1 vote
Sep 24, 2015

I think the question itself is too broad. Except for personal encounters with the police, our perceptions of the police for the entire U.S. come from what we see/hear in the media, what we've heard our friends tell us, and from unconsciously absorbing views of the police from what we see on television dramas. The media tend to report the extremes because those are exciting and draw an audience. Stories of extraordinary bravery or of extraordinary abuse, or what is perceived as abuse, make interesting stories, but they don't inform us about police behavior as a whole. If a friend tells you about his/her negative encounter with the police, the story may or may not be distorted by his/her personal stake in the situation. People don't like being confronted with the wrongness of their own behavior. On television shows, the person who is arrested is almost always guilty, and we may have even seen him/her commit the crime, but real life doesn't present such certainties.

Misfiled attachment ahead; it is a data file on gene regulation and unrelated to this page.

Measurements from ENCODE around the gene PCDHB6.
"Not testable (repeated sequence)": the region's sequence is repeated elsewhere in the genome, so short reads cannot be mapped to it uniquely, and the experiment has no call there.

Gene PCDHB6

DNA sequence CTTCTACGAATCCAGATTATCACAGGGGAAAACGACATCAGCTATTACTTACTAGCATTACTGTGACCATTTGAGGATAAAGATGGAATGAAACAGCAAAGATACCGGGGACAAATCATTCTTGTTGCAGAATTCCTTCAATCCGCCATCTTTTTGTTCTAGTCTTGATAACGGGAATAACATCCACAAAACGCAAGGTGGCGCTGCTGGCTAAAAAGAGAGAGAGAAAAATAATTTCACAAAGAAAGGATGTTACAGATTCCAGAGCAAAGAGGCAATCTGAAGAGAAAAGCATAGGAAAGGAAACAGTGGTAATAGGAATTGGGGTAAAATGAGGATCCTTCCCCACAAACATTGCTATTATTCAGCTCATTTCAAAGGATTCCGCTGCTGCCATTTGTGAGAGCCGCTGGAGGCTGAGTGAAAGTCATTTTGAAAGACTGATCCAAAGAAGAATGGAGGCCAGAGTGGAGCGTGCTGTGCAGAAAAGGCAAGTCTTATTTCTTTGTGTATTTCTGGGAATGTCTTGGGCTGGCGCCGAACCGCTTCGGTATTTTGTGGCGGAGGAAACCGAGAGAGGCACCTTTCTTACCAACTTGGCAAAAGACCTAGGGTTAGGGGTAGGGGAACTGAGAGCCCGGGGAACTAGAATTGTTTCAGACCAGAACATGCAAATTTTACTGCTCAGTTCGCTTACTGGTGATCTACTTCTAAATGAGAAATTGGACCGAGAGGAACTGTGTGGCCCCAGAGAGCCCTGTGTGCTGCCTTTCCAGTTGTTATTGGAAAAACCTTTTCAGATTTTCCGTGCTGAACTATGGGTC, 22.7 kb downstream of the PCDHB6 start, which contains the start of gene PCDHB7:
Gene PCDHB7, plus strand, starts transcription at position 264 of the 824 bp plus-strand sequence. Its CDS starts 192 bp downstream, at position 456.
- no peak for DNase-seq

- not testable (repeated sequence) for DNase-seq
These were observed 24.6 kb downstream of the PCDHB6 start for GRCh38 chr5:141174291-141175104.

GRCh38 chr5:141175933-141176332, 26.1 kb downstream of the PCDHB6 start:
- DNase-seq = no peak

I can say that on the whole, my interactions with the police have been positive, but I've never committed a felony or been accused of one. I've always been guilty of the traffic violations for which I was pulled over, and I've always been taken seriously when I report a crime. In the few arrests I've seen, the perpetrator offered no resistance and the police weren't rough with them. That's all I can say for sure.

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